Eric Braverman, M.D., and Carl Pfeiffer, M.D., Ph.D., of the Brain Bio Center in Princeton, N.J., report that 5-HTP is comparable to clomipramine (a tricyclic antidepressant that is used for obsessive-compulsive disorder) and that the two, when given concurrently, are superior to either compound given separately.6
In one study, 5-HTP was compared to fluvoxamine, an SSRI.7 In a double-blind, multi-center study by Swiss and German psychiatric researchers, subjects diagnosed with depression were given either 100 mg of 5-HTP three times per day or 150 mg of fluvoxamine three times per day. The subjects were evaluated at zero, two, four and six weeks using standard depression rating scales. They were also asked to evaluate how well they felt. Beginning at week two and continuing through week six, both treatment groups experienced a significant and nearly equal reduction in depression. At week four, 15 of 36 patients treated with 5-HTP and 18 of 33 patients treated with fluvoxamine had improved by at least 50 percent, according to evaluation scores. When the numbers were totaled, researchers found the mean percentage improvement from baseline to the final assessment was greater for the patients treated with 5-HTP. Although not statistically significant, the number of treatment failures was higher (17 percent) in the fluvoxamine group than in the 5-HTP group (6 percent). Adverse side effects from both treatments were rare and generally mild, usually occurring during the first few days of treatment and then disappearing.
Although tryptophan may have antidepressant properties, there is more data available to suggest 5-HTP is efficacious in treating depressed patients. In one study, researchers administered 5-HTP (50 to 300 mg) to 107 patients with endogenous depression and found that 74 patients (69 percent) were either cured or showed marked improvement.8 (A 50 mg capsule of 5-HTP is generally regarded as the equivalent of 500 mg L-tryptophan.)
It has been reported that 5-HTP treatment is statistically superior to placebo in treating a small number of patients with endogenous depression.9 However, researchers recommend additional placebo-controlled investigations of 5-HTP and depression in which larger numbers of subjects are studied for at least six weeks.10
Obesity And Insomnia
An Italian double-blind, crossover study concluded that 5-HTP could be safely used as an obesity treatment.11 In the study, 19 obese female subjects were given either 5-HTP (8 mg/kg/day) or placebo for five weeks, during which time patients were not prescribed any dietary restrictions. It was found that 5-HTP administration promoted a decrease in appetite and carbohydrate intake that resulted in significant weight loss (approximately 5 percent) during the period, compared to no significant change in body weight with the placebo-controlled subjects.
Prior to this 1989 study, another study provided evidence that the high quantity of carbohydrate-rich snacks frequently consumed by obese people can be diminished by treatments aimed at either enhancing serotonin release (fenfluramine) or increasing its synthesis (tryptophan).12
Serotonin's inhibitory functions in the brain prevent excess nervous stimulation at night so sleep can occur. Serotonin also is a growth hormone releaser. Growth hormone, which normally reaches peak levels during sleep, is crucial for growth and repair as well as stimulation of the immune system. These growth hormone peaks are frequently absent or smaller in elderly and obese people.13
People formerly took tryptophan as a sleep aid. It appears 5-HTP produces similar effects. A French study found that 100 mg of 5-HTP resulted in significant improvement in people described as "mildly insomniac."14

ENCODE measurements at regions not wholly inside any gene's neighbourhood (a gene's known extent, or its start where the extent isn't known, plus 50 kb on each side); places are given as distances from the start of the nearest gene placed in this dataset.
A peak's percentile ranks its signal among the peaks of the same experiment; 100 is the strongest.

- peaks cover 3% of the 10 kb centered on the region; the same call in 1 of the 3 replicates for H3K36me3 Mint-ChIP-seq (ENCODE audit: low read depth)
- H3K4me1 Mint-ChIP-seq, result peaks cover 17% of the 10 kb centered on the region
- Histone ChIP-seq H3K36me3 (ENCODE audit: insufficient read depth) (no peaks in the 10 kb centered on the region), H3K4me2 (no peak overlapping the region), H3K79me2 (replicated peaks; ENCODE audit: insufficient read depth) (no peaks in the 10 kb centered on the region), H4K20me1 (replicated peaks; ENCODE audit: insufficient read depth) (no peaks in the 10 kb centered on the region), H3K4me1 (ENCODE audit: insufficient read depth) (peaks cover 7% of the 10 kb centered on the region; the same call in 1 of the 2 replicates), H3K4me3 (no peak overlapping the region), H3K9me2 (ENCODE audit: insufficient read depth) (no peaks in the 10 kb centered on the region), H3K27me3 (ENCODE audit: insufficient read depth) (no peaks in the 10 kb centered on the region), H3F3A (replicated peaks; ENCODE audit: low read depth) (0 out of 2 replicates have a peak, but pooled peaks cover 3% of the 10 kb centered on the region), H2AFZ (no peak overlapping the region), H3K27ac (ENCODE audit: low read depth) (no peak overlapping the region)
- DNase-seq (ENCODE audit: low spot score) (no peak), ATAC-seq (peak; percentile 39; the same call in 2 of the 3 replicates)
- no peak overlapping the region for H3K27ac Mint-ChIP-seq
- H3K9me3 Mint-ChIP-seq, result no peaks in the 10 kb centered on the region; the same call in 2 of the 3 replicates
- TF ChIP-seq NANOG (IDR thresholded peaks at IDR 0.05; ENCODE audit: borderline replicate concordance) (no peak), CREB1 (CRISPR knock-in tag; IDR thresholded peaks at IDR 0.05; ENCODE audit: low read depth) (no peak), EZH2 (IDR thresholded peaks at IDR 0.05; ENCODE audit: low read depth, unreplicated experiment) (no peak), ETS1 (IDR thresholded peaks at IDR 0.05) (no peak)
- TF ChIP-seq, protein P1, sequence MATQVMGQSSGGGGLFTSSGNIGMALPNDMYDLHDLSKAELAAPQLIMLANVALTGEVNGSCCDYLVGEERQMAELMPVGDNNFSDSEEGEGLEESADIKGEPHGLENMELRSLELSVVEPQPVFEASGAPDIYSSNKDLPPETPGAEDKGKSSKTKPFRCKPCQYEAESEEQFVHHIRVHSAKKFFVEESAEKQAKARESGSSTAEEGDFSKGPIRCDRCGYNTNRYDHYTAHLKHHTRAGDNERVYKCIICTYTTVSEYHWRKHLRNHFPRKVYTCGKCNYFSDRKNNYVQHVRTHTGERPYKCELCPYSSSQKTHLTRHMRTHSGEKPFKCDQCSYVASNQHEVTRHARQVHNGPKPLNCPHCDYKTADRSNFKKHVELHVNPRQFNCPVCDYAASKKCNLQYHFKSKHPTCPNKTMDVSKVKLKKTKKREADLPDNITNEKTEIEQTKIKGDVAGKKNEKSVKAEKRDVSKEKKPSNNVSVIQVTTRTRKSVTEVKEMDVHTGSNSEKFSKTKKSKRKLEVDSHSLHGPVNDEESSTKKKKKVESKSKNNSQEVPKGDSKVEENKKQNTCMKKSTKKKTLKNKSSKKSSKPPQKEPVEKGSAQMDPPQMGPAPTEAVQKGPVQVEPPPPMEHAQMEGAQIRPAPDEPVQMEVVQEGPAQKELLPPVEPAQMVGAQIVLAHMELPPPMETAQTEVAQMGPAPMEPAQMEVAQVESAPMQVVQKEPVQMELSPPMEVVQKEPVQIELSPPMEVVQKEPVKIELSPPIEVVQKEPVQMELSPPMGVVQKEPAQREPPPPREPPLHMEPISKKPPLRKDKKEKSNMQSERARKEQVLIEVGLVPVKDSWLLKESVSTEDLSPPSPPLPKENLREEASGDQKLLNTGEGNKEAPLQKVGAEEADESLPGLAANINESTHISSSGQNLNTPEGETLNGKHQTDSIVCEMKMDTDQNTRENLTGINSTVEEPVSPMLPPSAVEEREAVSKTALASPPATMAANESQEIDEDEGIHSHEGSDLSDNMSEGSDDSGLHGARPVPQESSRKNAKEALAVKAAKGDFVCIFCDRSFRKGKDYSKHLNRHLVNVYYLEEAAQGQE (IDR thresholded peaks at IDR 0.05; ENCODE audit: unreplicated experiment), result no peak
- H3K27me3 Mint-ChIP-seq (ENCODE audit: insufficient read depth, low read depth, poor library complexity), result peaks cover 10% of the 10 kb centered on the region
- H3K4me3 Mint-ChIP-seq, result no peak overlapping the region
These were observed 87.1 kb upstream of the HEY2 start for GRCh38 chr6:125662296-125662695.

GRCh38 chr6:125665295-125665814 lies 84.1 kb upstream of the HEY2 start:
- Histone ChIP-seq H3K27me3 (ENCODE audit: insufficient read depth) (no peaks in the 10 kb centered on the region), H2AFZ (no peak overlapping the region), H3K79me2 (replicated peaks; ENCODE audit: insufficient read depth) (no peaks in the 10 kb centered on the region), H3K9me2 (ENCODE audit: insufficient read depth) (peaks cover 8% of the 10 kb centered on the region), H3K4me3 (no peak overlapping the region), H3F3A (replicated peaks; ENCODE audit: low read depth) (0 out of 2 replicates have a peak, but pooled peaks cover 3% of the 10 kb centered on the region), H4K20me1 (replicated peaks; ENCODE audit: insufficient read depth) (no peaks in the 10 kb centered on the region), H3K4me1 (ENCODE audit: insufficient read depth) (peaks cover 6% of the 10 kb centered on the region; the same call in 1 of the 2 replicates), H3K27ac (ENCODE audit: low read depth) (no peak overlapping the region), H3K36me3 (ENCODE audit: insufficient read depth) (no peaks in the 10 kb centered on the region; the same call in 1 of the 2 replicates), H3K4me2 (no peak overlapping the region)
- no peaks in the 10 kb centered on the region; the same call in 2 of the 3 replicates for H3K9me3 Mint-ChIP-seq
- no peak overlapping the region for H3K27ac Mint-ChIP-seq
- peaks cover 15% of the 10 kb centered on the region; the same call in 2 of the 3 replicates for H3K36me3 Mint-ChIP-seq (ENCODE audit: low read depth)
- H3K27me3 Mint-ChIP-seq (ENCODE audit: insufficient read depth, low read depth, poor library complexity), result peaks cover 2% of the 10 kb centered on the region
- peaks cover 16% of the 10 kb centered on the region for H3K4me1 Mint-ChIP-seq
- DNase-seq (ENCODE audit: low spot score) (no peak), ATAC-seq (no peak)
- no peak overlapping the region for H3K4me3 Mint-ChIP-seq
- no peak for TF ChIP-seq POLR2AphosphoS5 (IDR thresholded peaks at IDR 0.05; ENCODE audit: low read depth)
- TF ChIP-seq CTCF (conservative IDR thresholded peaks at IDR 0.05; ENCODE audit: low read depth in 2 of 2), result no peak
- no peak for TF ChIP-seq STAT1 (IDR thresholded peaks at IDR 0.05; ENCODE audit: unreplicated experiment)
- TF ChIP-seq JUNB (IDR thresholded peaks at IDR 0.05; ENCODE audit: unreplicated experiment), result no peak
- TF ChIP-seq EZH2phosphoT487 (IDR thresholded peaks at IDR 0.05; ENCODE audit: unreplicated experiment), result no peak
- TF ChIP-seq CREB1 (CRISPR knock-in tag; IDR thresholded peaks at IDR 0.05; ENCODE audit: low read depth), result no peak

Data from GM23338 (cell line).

A great deal of published data indicates that 5-HTP is safe and produces relatively few adverse effects. Side effects have been known to include headache, nasal congestion, nausea and constipation. As a nutritional supplement, up to 100 mg/day is reasonable for most individuals and should be taken apart from meals.
Because of competition among amino acids, dietary protein intake should be adequate, especially if larger doses of 5-HTP are taken. However, persons taking prescription drugs, particularly to alter mood or induce weight loss, should be extremely cautious. It is likely that 5-HTP potentiates the effects of such medications. Combining 5-HTP with other drugs should be done only with the consent and supervision of a physician. There also are some medical conditions in which serotonin or tryptophan metabolites become elevated. The effect of 5-HTP on fetuses and in pregnant women has not been studied; therefore, its use during pregnancy is contraindicated. Since 5-HTP may cause drowsiness, it should not be used while driving a car or operating heavy machinery.
Ken Babal, C.N., is a consulting nutritionist and a member of the board of directors for the Society of Certified Nutritionists. Babal is the author of the recently released book Maitake: King Of Mushrooms (Keats Good Health Guide, 1997).
1. Davis, D. "Nutritional Needs and Biochemical Diversity." In Medical Applications of Clinical Nutrition: 41-45. J. Bland, editor, Keats Publishers, New Canaan, Conn., 1983.
2. Lemock, M. "The Mood Molecule." Time Magazine, 74, Sept. 29, 1997.
3. Braverman, E. & Pfeiffer, C. The Healing Nutrients Within: 59. New Canaan, Conn.: Keats Pub., 1987.
4. Lemock, M, op. cit., 76.
5. Dean, W. & Morgenthaler, J. "5-HTP Facts and Fiction." Life Enhancement, 19, March 1997.
6. Braverman, E. & Pfeiffer, C., op. cit., 66.
7. Poldinger, W., et al. "A functional-dimensional approach to depression: serotonin deficiency as a target syndrome in a comparison of 5-hydroxytryptophan and fluvoxamine." Psychopathology, 24: 53-81, 1991.
8. Sano, I. "L-5-hydroxytryptophan (L-5HTP) therapie." Folia Psychiatr Neurol Jpn: 26: 7-17, 1972.
9. Van Praag, H.M. "Studies in the mechanism of action of serotonin precursors in depression." Psychopharmacol Bull: 20: 599-600, 1984.
10. Byerley, W.F., et al. "5-Hydroxytryptophan: A Review of Its Antidepressant Efficacy and Adverse Effects." J Clin Psychopharmacol: 7: 127-137, 1987.
11. Ceci, F., et al., "The effects of oral 5-hydroxytryptophan administration on feeding behavior in obese adult female subjects." J Neural Transm: 76: 109-117, 1989.
12. Wurtman, R., et al. "Carbohydrate craving in obese people: suppression by treatments affecting serotonergic neurotransmission." Int J Eating Dis: 1: 2-15, 1981.
13. Pearson, D. & Shaw, S. Life Extension: 794. New York: Warner Books, 1982.
14. Sourlairac, A., et al. "Action du 5-hydroxytryptophane, precurseur de la serotonine, sur les troubles du sommeil." Ann Med-Psychol: 135: 792-798, 1977